Last year, George Orwell’s dystopian classic Nineteen Eighty-Four saw a sales increase of 9500%, topping the Amazon bestseller list. The resurgence of dystopian fiction has been linked to the ascension of president Donald Trump. Kellyanne Conway’s “alternative facts” are compared to the work of Orwell’s Ministry of Truth. Online data hoarding has been compared to Orwell’s Ministry of Love. Any given two minutes of a Trump supporter’s day looks like Orwell’s Two Minutes Hate. Many are asking if we’re living in the world of Nineteen Eighty-Four today.
The truth is, we’re probably not. But we’re closer than ever. And the drift towards this Orwellian nightmare started long before Donald Trump was sworn in. It even started before the NSA and GCHQ mass data collection came into effect. It started with CCTV.
How CCTV took over the world
Spend the day going about your daily business in the UK and you will find yourself caught on camera 70 times. That’s 70 different security cameras recording your actions. On the road you’re recorded by speed cameras. On the high street you’re recorded by security cameras attached to businesses, banks, and lamp posts. Buses, pubs, restaurants, even hospitals—you’re on camera in all of these places, and more. Children are even recorded at school.
A 2011 estimate from the British Security Industry Authority (BSIA) put the number of surveillance cameras in the country at 5.9 million. That was one for every 11 people in the country at the time, which is excessive to say the least. The BSIA estimate has been disputed, with the police themselves putting the figure closer to 1.85 million; either way, it’s still a huge number of cameras.
The number of cameras in the UK had been growing rapidly before 2011. Banksy satirised the spread of surveillance back in 2008 with his ‘One Nation Under CCTV’ mural. Yet there is no clear reason why CCTV began to take off in the way it did. The increase in video surveillance was not unique to the UK. MSNBC has reported on the worldwide rise of CCTV as part of a “post-9/11” wave of security boosts, which often has very little to do with actually combating terrorism, instead targeting crimes like shoplifting, burglary or assault.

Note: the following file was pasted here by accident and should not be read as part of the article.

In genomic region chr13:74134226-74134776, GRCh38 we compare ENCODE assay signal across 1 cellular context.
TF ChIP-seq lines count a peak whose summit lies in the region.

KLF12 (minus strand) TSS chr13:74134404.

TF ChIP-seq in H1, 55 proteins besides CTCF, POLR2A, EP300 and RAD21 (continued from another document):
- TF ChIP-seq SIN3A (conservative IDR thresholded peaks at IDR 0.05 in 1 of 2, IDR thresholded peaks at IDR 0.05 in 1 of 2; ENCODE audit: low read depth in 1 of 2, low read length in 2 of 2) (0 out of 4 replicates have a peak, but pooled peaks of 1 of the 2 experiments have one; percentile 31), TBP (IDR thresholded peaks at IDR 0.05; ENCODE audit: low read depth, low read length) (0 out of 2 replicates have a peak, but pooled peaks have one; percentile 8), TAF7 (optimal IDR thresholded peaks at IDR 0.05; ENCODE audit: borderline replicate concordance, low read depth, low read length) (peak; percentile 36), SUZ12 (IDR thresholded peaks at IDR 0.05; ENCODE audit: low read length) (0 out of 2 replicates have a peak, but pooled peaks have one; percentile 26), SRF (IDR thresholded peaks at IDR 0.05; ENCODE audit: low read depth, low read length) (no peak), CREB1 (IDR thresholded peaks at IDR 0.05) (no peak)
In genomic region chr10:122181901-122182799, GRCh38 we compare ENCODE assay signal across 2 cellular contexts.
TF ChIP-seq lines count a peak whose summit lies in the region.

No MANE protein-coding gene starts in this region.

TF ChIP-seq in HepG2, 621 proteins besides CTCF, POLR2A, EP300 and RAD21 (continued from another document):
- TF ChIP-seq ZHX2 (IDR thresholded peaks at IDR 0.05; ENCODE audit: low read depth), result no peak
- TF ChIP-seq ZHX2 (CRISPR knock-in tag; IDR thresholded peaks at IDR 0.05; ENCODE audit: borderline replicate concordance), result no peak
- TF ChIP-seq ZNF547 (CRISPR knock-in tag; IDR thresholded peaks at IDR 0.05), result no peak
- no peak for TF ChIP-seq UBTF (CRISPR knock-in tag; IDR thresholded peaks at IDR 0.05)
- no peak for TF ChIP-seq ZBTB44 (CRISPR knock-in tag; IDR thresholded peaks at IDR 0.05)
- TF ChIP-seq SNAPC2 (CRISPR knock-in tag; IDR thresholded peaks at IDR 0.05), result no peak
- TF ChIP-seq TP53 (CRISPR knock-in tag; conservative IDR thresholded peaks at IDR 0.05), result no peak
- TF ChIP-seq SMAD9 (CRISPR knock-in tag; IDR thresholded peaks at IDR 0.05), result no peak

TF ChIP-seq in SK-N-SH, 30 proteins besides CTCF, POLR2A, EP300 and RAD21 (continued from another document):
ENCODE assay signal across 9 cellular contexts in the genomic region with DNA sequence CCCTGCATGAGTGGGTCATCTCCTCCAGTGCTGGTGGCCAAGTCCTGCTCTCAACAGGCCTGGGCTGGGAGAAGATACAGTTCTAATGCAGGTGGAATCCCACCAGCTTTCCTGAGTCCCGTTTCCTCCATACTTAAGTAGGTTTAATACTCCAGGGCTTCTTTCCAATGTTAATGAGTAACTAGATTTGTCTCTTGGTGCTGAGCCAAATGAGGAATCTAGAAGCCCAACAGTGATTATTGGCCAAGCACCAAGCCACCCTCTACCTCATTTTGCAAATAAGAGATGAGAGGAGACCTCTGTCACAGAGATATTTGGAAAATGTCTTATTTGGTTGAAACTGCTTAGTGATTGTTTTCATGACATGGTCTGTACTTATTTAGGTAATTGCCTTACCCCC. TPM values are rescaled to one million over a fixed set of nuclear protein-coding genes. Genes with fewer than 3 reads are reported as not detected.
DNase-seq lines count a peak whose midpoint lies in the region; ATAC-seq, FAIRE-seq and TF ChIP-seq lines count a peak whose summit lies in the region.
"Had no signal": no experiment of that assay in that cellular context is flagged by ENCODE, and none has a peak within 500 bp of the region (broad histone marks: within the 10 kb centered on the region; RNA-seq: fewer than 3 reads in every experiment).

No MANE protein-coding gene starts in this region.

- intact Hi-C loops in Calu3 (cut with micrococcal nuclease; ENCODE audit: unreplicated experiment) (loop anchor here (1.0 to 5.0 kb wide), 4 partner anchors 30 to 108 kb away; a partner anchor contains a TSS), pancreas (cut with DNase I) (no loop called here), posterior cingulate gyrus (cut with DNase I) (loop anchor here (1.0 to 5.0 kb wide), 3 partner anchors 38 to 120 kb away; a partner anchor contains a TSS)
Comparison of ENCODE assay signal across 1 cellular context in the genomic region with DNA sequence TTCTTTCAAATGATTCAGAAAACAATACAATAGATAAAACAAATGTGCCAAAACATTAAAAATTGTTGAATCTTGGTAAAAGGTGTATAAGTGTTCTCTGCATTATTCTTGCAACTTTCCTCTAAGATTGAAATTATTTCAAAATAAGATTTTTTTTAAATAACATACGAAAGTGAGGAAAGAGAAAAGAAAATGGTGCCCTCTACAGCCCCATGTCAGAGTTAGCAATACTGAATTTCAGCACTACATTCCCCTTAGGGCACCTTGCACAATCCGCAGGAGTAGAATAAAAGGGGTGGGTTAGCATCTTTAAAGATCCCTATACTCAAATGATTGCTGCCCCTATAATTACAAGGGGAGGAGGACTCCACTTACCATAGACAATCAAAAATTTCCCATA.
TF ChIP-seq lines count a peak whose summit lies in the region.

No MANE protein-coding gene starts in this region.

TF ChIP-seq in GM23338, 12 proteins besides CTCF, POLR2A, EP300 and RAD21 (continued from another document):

The privacy implications of mass CCTV
No one installs a CCTV camera purely to observe people, as the totalitarian rulers of Oceana do in Nineteen Eighty-Four. These cameras are intended to protect both people and property. In some cases, they achieve this with little negative consequences. CCTV installed outside a home, for example, can help keep an individual family protected.
As Security 201 points out when discussing the benefits of CCTV, security cameras and privacy can coexist, as long as homeowners follow the laws governing CCTV installation. In effect, this means people should film only their property, and not the surrounding area. These are sensible rules that are not always followed by businesses and cameras operated by public authorities.
The UK government’s CCTV watchdog Terry Porter has warned about the scale of mass surveillance that has come about as a result of this surge in popularity. Regardless of whether these cameras do keep us safe, their wide penetration risks altering the “psyche of the community” by effectively turning people into walking database entries with little to no privacy.
Touching on what will likely be the next big surveillance trend, Porter said “there should be a genuinely good and compelling reason” for it, as it “changes the nature of society and raises moral and ethical issues.”
CCTV is still something we should be concerned with, but it is now part of a wider network of surveillance by governments and corporations, which spans online media giants like Google and Facebook, retail companies like Amazon, and government agencies like GCHQ and the NSA. It’s important for us to stay safe, and CCTV cameras can help with that. But Terry Porter is right. We need to think carefully about what kind of society this surveillance is turning us into, and whether we want to be a part of that. It’s encouraging that more people are picking up Nineteen Eighty-Four. When readers find it looks a little too familiar, the public conversation about surveillance may really take off.